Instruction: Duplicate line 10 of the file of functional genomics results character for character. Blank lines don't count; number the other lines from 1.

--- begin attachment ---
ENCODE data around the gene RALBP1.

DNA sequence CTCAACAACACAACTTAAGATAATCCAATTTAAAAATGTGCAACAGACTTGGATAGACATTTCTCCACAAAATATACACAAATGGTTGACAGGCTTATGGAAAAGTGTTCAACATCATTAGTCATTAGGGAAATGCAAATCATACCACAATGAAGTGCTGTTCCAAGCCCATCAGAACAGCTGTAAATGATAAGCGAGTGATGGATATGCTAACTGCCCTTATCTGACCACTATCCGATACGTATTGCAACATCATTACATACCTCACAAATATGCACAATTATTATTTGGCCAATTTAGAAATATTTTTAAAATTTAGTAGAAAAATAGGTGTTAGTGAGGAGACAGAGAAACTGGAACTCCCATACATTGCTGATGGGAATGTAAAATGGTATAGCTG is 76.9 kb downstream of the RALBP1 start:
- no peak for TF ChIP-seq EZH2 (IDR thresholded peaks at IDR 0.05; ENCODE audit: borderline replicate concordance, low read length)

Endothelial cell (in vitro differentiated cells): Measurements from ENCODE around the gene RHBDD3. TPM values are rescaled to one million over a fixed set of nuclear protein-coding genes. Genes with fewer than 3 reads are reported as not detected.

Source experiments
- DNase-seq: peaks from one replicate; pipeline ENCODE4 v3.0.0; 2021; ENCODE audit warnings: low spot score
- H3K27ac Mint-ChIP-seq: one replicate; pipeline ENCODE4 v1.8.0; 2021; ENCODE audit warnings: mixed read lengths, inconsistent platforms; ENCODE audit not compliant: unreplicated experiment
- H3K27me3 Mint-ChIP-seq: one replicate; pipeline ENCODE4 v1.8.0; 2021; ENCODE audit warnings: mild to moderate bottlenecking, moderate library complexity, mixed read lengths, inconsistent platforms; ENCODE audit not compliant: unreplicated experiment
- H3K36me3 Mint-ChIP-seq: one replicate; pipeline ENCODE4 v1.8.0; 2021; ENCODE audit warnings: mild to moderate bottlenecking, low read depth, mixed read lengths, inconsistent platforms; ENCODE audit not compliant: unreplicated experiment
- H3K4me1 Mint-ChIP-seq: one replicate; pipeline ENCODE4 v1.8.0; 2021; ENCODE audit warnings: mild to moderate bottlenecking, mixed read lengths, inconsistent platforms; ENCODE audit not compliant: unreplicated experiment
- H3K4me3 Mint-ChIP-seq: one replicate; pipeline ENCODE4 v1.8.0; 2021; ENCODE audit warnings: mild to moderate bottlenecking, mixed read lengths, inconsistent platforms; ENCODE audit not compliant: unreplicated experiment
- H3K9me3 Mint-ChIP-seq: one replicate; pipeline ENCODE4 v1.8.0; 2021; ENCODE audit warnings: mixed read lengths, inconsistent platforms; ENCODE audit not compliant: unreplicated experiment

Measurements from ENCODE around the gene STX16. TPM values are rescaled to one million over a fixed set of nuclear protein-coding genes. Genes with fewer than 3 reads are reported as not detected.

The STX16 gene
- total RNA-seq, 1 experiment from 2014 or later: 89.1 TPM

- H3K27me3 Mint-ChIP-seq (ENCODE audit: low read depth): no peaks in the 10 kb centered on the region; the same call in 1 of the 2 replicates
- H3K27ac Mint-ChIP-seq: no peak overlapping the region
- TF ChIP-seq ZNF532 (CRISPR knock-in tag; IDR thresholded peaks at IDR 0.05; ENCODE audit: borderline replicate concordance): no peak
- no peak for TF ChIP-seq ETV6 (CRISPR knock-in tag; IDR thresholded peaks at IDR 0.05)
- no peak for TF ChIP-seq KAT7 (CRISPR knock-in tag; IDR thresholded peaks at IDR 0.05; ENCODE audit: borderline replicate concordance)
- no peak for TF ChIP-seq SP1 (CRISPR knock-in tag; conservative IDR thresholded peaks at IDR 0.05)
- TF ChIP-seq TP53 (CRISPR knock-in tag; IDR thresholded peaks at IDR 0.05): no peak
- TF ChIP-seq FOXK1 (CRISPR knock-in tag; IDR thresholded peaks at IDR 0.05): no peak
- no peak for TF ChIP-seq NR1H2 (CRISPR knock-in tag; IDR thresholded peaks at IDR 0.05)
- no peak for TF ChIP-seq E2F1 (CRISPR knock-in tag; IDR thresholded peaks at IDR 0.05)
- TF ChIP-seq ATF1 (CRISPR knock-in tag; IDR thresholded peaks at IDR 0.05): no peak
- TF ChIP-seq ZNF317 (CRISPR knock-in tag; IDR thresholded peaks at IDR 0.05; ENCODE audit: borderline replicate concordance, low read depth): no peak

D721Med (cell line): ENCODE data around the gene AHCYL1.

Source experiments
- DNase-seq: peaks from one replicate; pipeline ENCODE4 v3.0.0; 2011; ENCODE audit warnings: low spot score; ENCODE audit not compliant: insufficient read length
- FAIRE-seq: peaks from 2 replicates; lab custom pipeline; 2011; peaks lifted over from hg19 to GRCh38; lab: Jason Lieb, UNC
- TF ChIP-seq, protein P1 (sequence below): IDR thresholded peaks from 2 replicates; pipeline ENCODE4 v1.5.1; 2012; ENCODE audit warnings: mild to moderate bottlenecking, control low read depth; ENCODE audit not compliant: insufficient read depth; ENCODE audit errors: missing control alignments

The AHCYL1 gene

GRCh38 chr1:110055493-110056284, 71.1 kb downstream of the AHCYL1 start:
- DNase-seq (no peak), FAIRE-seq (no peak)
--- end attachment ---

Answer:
- H3K4me1 Mint-ChIP-seq: one replicate; pipeline ENCODE4 v1.8.0; 2021; ENCODE audit warnings: mild to moderate bottlenecking, mixed read lengths, inconsistent platforms; ENCODE audit not compliant: unreplicated experiment